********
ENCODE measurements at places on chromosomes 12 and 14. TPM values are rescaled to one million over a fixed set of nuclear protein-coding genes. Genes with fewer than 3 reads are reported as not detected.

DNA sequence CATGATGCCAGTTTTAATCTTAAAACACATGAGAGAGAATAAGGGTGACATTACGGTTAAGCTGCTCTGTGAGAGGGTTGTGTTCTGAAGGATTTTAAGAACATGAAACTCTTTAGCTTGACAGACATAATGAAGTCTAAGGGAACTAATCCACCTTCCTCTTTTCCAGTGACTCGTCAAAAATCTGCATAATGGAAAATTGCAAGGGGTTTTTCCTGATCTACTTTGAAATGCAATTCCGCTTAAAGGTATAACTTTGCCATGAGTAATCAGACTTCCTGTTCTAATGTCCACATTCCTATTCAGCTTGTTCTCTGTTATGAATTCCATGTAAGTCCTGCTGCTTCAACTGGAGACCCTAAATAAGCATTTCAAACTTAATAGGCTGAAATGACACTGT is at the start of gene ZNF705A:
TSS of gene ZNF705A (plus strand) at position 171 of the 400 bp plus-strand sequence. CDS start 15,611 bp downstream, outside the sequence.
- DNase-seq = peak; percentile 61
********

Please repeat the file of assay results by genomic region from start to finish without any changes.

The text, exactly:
ENCODE measurements at places on chromosomes 12 and 14. TPM values are rescaled to one million over a fixed set of nuclear protein-coding genes. Genes with fewer than 3 reads are reported as not detected.

DNA sequence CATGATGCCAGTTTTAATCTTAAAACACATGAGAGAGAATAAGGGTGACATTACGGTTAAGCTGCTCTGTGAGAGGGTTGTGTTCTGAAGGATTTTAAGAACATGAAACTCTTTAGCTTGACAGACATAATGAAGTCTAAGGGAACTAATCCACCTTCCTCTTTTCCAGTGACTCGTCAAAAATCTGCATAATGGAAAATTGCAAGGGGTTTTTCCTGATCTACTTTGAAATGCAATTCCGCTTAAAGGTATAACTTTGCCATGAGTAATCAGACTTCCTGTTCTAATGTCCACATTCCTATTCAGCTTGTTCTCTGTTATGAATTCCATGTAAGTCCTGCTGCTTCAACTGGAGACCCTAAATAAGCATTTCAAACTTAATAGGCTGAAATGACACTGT is at the start of gene ZNF705A:
TSS of gene ZNF705A (plus strand) at position 171 of the 400 bp plus-strand sequence. CDS start 15,611 bp downstream, outside the sequence.
- DNase-seq = peak; percentile 61